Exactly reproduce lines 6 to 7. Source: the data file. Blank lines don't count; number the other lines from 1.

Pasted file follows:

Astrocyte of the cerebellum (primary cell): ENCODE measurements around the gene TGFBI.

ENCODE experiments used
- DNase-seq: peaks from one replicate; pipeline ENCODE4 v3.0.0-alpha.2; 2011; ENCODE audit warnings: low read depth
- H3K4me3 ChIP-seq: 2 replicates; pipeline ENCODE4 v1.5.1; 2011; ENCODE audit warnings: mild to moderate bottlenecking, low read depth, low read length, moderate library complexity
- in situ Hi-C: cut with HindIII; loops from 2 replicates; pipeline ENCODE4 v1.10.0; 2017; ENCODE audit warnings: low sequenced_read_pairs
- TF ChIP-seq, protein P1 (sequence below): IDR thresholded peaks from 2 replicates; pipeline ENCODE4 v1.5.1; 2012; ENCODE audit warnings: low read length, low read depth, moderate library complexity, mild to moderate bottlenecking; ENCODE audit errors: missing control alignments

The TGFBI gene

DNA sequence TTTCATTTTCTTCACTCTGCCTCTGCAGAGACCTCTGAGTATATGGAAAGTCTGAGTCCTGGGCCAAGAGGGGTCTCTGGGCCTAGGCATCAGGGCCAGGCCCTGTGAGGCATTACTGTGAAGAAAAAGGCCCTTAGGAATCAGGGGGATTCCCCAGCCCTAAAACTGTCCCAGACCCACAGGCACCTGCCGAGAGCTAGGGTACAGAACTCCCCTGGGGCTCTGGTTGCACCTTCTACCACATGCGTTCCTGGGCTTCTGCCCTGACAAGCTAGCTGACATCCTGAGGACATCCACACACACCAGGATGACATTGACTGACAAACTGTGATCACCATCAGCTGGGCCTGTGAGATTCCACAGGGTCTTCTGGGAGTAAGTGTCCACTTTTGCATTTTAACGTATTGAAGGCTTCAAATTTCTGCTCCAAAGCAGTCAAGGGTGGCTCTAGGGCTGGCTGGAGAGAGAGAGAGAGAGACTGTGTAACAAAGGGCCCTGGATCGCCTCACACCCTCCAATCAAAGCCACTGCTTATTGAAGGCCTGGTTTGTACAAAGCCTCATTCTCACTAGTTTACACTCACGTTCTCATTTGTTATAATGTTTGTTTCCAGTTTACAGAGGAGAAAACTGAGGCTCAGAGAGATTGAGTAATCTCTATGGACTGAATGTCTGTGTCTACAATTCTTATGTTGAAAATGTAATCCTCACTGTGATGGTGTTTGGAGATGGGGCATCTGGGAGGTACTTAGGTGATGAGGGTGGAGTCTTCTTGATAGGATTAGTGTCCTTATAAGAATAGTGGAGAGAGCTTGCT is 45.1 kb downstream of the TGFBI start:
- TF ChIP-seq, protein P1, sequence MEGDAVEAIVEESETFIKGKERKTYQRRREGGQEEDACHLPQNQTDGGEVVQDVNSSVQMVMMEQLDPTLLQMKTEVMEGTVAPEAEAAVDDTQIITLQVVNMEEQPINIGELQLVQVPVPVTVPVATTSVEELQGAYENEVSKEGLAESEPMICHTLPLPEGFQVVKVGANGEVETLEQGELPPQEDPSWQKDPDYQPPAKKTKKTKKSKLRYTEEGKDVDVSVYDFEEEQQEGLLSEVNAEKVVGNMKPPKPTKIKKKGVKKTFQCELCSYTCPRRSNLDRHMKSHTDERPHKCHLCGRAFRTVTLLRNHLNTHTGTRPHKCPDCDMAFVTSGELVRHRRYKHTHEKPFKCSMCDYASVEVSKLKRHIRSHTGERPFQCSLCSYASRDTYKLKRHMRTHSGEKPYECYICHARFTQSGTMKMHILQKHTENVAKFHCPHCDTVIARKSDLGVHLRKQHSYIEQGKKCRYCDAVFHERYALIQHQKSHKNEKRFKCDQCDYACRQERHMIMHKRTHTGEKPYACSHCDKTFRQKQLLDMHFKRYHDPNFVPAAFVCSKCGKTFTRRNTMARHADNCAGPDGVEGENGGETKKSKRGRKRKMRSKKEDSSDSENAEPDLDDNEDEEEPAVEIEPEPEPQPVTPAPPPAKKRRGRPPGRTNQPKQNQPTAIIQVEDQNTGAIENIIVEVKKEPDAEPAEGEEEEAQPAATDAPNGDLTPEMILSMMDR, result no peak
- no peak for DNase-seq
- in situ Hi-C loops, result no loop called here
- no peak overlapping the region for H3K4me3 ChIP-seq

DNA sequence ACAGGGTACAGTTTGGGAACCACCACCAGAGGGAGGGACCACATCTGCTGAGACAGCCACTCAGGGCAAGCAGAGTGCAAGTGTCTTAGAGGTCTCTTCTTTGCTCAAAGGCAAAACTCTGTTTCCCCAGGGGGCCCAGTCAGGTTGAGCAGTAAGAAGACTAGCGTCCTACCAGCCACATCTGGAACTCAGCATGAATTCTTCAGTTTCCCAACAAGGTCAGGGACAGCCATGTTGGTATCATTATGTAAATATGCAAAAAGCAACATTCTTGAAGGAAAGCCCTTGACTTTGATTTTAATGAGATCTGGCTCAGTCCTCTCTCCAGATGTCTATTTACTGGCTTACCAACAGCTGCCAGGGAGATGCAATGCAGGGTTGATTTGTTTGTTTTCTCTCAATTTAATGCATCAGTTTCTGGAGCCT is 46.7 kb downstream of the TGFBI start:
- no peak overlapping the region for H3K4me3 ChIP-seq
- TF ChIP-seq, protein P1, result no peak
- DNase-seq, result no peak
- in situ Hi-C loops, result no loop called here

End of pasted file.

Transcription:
- TF ChIP-seq, protein P1 (sequence below): IDR thresholded peaks from 2 replicates; pipeline ENCODE4 v1.5.1; 2012; ENCODE audit warnings: low read length, low read depth, moderate library complexity, mild to moderate bottlenecking; ENCODE audit errors: missing control alignments

The TGFBI gene